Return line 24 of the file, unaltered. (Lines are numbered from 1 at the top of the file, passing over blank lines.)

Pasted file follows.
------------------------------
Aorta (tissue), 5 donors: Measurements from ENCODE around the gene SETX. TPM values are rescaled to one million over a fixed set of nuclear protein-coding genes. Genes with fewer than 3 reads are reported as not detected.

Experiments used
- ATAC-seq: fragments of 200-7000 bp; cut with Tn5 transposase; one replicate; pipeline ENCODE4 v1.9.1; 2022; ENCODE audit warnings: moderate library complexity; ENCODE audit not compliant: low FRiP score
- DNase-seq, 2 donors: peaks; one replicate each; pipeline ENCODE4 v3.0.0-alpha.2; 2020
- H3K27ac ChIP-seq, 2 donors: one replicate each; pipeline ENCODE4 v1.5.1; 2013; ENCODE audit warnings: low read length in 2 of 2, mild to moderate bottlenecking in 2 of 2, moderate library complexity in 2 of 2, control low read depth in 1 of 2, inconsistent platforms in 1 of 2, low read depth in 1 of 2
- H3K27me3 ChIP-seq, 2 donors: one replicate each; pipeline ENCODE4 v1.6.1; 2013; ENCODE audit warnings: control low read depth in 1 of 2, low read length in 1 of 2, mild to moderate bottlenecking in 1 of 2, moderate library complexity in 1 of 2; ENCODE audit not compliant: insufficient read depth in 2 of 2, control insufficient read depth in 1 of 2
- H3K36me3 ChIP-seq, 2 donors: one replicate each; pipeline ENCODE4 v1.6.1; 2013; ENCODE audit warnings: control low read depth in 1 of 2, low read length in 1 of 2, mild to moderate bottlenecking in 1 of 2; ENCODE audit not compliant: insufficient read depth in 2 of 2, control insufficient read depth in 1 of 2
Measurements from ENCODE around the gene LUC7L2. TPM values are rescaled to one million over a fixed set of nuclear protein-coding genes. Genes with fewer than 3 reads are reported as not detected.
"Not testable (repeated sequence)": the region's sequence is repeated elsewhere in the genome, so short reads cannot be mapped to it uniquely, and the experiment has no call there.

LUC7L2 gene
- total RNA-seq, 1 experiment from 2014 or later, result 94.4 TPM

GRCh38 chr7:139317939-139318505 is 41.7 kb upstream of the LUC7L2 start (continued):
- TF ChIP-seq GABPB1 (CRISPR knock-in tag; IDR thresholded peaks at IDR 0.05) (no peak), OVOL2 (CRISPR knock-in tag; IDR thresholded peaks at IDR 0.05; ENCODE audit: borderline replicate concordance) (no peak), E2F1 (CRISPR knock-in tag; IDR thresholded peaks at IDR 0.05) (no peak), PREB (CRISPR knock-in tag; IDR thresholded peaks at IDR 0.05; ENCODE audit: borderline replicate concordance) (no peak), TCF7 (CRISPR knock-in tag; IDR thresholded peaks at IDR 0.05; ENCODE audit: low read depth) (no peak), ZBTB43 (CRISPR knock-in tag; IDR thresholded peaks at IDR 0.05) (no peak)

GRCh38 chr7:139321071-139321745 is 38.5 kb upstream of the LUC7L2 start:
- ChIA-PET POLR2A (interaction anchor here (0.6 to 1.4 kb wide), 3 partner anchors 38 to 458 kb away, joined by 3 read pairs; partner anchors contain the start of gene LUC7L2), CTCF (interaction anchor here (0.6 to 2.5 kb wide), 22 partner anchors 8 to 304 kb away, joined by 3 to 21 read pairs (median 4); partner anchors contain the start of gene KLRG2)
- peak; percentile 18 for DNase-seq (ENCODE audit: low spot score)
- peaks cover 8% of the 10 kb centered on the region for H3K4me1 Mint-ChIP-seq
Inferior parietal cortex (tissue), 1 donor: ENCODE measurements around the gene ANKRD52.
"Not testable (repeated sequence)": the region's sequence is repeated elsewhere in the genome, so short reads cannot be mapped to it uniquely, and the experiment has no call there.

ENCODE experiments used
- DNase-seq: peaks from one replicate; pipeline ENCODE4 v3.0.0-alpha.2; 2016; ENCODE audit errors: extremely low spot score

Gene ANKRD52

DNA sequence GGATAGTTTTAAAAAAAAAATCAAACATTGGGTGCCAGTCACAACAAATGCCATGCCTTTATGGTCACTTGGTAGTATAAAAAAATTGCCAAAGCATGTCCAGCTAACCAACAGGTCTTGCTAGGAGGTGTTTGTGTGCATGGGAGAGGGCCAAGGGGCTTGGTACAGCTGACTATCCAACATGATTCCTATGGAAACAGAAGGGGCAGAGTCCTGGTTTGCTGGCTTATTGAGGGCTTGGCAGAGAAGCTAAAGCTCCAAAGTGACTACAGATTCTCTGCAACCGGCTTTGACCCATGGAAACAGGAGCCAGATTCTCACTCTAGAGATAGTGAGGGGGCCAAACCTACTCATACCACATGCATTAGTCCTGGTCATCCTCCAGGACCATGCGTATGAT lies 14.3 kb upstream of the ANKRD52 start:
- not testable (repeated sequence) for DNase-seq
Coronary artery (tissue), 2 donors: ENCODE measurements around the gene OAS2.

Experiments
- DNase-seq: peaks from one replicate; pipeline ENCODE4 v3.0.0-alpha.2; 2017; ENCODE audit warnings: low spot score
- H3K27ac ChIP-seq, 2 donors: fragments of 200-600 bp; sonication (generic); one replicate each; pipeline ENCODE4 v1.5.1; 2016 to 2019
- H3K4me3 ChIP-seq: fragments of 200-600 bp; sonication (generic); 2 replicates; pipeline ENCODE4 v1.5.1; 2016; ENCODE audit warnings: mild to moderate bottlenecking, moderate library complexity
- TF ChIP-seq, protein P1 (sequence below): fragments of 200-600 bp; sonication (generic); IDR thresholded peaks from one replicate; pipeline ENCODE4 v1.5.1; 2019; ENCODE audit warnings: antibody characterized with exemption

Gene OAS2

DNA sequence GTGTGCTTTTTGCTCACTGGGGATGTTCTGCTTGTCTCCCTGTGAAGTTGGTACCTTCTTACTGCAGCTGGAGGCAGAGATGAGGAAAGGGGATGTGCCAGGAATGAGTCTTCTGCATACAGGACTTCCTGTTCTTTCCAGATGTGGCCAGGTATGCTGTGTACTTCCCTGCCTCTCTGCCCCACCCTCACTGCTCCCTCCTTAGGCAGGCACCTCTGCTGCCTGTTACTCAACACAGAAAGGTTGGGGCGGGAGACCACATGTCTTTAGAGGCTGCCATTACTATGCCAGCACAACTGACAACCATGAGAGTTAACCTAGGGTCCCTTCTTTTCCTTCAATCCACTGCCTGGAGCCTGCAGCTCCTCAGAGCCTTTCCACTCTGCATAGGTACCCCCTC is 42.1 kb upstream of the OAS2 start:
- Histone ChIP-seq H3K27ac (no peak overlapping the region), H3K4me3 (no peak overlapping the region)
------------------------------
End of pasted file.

- not testable (repeated sequence) for DNase-seq